Corporate borrowers are a ‘driving force’ in the market for green bonds, according to a report by Standard and Poor’s Rating services.
Green bonds are used to fund green projects such as renewable energy in order to combat climate change.
Borrowers as diverse as Toyota, Unilever and Bangchak Petroleum PLC have sold green bonds.
The paper said wind turbine manufacturer Vestas issued a seven-year €500 (£360) million bond in March, which was the first bond in the European corporate credit markets of this year.
It was also the first corporate green bond sold by a company dedicated exclusively to wind energy.
The report states: “The issuing of corporate green bonds could reach $30 billion (£20bn) this year.” This is nearly 50% more than the $19.1 billion (£12.6bn) raised since the market emerged at the beginning of last year.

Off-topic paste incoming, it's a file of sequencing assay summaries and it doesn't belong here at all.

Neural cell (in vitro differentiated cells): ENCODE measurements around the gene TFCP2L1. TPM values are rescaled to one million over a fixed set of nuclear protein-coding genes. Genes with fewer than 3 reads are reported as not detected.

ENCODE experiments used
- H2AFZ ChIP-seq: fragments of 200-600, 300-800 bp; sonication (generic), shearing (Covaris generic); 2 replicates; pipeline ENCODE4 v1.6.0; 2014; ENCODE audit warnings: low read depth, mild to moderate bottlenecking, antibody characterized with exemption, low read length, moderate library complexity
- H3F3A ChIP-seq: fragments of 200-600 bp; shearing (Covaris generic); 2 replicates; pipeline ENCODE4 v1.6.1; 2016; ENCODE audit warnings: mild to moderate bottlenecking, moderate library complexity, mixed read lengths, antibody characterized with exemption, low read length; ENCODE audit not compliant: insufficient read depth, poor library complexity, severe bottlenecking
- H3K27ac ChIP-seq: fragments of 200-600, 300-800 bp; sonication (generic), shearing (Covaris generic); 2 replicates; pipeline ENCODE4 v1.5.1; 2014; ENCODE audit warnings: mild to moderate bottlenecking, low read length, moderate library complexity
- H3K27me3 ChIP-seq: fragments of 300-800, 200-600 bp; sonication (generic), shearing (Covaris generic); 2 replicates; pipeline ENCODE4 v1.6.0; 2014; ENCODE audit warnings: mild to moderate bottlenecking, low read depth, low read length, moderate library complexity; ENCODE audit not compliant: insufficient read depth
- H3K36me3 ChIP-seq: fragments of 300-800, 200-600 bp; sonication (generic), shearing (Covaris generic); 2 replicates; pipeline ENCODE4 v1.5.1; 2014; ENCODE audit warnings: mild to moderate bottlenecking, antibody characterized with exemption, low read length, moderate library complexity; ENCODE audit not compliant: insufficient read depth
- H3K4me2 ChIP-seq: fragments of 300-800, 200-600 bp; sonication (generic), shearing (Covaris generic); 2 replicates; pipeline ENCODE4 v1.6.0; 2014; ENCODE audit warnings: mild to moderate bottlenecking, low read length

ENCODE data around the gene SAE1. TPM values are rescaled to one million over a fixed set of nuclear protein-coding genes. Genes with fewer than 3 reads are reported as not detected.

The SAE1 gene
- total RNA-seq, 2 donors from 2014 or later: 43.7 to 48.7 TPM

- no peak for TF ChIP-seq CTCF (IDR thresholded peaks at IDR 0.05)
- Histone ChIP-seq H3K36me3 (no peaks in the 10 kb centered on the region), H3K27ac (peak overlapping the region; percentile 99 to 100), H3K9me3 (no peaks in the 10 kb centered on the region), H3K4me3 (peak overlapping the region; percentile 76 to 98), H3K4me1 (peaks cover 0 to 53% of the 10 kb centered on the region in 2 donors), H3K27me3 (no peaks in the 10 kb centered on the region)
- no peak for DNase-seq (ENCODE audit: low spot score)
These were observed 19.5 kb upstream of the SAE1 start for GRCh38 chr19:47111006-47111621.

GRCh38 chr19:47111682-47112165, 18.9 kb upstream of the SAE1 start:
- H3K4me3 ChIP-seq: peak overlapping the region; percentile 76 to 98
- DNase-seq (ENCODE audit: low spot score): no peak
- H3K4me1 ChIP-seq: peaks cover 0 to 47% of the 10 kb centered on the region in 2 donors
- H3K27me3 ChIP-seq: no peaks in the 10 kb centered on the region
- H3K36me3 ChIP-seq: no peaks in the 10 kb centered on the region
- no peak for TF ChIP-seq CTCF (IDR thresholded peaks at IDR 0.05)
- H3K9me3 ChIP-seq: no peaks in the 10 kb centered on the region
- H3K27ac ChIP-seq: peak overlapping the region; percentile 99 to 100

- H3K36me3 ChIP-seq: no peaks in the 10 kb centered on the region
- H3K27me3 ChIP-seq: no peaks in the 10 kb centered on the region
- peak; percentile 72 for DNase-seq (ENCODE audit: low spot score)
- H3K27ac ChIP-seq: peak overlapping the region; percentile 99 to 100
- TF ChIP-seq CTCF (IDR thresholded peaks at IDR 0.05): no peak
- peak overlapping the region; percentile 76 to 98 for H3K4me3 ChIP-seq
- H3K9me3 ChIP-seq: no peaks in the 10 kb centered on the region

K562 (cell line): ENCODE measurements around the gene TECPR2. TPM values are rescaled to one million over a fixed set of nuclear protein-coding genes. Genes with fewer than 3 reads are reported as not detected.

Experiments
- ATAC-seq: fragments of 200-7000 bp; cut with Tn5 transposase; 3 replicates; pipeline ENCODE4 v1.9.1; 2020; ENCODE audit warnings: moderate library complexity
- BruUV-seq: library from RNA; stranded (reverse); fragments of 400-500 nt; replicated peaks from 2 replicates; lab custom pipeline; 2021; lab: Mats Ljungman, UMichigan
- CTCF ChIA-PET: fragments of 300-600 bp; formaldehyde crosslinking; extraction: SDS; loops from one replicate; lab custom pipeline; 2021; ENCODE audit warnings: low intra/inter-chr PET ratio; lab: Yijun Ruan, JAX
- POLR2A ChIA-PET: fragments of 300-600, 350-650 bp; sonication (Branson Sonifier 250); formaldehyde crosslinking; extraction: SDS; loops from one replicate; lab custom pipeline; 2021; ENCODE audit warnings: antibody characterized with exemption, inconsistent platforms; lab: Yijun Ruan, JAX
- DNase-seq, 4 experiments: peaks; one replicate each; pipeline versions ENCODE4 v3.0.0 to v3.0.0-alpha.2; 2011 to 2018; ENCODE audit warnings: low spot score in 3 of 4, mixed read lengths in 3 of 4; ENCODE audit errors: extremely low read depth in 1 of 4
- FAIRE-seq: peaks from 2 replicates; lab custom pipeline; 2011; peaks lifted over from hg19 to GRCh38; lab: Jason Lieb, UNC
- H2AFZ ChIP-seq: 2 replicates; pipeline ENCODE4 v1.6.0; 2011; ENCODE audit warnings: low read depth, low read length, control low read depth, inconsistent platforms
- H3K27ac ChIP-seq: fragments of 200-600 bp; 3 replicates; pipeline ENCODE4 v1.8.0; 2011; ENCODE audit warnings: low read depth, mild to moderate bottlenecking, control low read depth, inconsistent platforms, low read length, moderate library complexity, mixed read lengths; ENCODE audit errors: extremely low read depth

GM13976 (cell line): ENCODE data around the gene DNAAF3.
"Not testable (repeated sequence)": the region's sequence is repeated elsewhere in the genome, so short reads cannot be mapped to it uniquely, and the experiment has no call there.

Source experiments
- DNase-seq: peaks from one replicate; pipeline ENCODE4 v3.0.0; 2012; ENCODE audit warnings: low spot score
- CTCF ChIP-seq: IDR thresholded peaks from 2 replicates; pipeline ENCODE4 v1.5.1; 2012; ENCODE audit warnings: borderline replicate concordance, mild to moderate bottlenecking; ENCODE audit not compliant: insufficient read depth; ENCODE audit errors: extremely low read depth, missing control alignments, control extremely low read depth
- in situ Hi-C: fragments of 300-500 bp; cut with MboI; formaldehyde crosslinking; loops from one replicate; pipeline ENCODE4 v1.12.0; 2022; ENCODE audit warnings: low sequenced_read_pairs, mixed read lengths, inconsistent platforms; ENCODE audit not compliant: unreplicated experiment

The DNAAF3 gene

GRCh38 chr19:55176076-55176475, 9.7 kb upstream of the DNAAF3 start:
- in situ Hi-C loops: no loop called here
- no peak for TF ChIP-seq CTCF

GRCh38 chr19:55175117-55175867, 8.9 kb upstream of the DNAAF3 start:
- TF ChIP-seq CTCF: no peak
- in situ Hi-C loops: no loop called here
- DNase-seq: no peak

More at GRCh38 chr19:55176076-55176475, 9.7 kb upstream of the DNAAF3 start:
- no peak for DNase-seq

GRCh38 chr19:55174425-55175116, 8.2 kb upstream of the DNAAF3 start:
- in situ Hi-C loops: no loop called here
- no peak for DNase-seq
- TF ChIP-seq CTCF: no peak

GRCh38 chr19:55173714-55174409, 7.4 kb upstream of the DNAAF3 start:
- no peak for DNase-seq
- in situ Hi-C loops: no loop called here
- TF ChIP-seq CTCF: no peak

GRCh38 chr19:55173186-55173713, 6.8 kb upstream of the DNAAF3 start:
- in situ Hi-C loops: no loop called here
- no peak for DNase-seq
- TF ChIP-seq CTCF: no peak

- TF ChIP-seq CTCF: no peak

The positive outlook was echoed by the international not-for-profit investment body Climate Bonds Initiative. They predict total green bond issuance, not just from corporate borrowers, has a “good chance” of reaching $100 billion (£66bn) in 2015.
The report suggests China could be the biggest driver as it has “several promising areas for growth”, where the green bond market could grow a lot, “as Beijing steps up its anti-pollution drive and investment in renewable energy.”
China boasts the world’s third-largest bond market and around $7.8 billion (£5.1bn) in outstanding Chinese corporate bonds are linked to green themes, according to Climate Bonds Initiative.